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South Korean Crypto Exchanges Plead for 6 Months of Regulatory Mercy


cryptonews.com 20 August 2021 22:07, UTC
Reading time: ~2 m

South Korean blockchain organizations have told regulators that it will be impossible for the nation’s crypto exchanges to meet a September 24 registration deadline and want six more months to prepare – although it looks like their pleas may have fallen on deaf ears.

As previously reported, none of the nation’s trading platforms currently have the required paperwork in place and only a few have obtained Information Security Management System (ISMS) certification. Additionally, a joint regulatory audit this week found that zero out of 33 leading exchanges had banking contracts in place, with anti-money laundering protocols, management and security issues also unresolved.

This state of play will essentially mean that barring a massive turnaround in the next four weeks, no crypto exchanges will be in a fit state to register with the Financial Services Commission (FSC)’s Financial Intelligence Unit.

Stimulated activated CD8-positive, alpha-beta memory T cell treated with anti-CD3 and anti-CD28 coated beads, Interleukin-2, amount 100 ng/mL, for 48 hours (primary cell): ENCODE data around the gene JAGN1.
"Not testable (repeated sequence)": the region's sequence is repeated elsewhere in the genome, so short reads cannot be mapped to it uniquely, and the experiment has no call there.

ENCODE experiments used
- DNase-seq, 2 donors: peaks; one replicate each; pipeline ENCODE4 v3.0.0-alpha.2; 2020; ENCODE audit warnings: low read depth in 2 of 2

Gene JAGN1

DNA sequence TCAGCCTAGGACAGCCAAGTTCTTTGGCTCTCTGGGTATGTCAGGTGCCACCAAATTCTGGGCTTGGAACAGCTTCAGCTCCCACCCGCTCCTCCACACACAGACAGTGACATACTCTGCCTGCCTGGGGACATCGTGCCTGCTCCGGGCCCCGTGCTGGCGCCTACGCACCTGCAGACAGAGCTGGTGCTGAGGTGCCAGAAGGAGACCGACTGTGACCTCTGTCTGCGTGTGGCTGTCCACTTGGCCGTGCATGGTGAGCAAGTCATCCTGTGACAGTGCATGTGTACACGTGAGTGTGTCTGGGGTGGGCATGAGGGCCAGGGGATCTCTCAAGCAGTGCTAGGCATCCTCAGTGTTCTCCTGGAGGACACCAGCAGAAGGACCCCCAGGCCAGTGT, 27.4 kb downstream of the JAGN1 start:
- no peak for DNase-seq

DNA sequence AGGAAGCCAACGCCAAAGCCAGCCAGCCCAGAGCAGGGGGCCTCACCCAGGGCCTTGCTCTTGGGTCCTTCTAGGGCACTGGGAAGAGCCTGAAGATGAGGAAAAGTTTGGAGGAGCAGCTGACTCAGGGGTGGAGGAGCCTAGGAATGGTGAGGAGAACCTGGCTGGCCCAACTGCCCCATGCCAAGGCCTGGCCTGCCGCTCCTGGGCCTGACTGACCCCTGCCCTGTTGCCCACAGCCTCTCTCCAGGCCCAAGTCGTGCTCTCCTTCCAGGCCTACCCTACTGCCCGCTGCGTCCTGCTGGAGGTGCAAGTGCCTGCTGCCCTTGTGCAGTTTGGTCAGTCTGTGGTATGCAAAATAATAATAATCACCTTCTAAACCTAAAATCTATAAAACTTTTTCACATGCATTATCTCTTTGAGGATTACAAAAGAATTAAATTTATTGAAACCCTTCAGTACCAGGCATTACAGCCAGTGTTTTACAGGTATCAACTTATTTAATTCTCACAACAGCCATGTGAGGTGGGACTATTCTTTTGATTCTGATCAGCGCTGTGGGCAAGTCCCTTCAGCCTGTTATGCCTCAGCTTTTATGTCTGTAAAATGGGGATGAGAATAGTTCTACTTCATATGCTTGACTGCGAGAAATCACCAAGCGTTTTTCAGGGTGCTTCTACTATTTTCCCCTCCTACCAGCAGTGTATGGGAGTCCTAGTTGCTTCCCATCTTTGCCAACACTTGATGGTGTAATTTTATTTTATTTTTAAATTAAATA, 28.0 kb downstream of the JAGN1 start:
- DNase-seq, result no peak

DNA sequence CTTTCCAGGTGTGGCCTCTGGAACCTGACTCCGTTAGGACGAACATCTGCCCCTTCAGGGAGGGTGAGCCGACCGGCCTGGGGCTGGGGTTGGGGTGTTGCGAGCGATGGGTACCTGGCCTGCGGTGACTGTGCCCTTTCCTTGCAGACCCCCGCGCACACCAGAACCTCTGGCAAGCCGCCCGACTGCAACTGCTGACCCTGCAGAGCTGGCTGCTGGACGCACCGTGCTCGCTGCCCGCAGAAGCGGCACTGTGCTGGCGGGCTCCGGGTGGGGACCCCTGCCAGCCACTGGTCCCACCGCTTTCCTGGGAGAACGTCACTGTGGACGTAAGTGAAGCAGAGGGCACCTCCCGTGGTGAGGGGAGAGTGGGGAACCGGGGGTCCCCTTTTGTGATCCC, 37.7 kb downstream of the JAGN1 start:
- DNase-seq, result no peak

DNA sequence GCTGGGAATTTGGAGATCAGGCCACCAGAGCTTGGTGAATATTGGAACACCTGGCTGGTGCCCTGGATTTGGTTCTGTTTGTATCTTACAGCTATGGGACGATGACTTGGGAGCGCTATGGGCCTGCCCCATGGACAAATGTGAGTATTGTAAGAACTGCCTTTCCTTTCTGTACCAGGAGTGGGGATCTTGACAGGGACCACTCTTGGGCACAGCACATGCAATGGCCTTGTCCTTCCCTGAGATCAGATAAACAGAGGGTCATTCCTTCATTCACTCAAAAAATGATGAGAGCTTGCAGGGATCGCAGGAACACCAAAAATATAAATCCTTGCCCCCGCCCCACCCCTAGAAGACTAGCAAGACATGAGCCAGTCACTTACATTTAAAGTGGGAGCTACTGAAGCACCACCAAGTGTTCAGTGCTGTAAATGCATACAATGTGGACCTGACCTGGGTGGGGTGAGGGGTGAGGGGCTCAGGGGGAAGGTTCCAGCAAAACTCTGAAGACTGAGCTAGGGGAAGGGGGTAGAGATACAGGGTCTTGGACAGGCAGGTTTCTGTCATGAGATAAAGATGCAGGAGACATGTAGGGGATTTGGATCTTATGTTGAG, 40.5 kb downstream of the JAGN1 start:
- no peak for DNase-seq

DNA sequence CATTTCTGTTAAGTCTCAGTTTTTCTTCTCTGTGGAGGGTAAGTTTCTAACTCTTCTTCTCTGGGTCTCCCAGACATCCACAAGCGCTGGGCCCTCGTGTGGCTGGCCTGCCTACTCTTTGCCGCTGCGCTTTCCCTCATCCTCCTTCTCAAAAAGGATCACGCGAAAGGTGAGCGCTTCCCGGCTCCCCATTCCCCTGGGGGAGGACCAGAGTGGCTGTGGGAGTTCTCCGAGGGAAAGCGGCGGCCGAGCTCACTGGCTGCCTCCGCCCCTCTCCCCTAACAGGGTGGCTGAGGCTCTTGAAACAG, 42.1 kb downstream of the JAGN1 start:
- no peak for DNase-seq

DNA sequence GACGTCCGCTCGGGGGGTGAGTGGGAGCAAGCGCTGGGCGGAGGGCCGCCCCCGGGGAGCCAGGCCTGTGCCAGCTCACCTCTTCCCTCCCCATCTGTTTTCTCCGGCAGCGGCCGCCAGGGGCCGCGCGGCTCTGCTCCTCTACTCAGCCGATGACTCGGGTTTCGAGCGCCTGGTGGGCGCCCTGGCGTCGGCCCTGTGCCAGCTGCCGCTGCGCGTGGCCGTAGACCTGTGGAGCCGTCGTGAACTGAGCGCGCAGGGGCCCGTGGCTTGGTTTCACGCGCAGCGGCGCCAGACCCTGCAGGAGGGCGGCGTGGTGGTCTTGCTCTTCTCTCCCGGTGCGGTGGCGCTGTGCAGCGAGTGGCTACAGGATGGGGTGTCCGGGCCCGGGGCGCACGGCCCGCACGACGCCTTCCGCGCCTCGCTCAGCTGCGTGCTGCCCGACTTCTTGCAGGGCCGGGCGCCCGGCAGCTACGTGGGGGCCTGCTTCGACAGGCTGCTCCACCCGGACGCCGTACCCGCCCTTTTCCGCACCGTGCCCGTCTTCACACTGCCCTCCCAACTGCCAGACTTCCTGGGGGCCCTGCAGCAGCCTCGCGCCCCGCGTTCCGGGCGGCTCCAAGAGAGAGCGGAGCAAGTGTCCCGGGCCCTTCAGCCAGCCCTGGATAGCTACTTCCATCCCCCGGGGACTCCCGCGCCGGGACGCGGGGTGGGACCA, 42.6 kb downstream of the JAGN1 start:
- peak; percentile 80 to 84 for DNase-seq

And that would bring crypto trading to a screeching halt in a nation where investment has boomed this year: unregistered exchange operators will face hefty prison sentences and fines after the deadline passes.

Politicians have warned of a “shutdown crisis” coming in September, with many smaller exchanges already throwing in the towel.

At an official meeting between the Korea Fintech Industry Association, the opposition lawmaker Cho Myung-Hee and the FSC, the FIU, the Financial Supervisory Service and the Federation of Banks, the exchanges made their case.

Per TVChosun, one exchange CEO told the regulators that it was “physically impossible” for trading platforms to have the necessary protocols in place by next month.

A leading academic, Kim Hyung-Joong, a blockchain-specializing professor at Korea University, also stated, “There is a concern that the closure of exchanges will harm the public.”

But the regulators appeared unmoved by the appeal, and the FSC indicated it would not stay its hand.

An official was quoted as stating that “a year and four months” had already gone by since the National Assembly approved the legislation that will force the changes. The legislation promulgated in March this year, with a six-month grace period for adoption.

The same official stated that “giving” exchanges “an additional six months will not change anything.”

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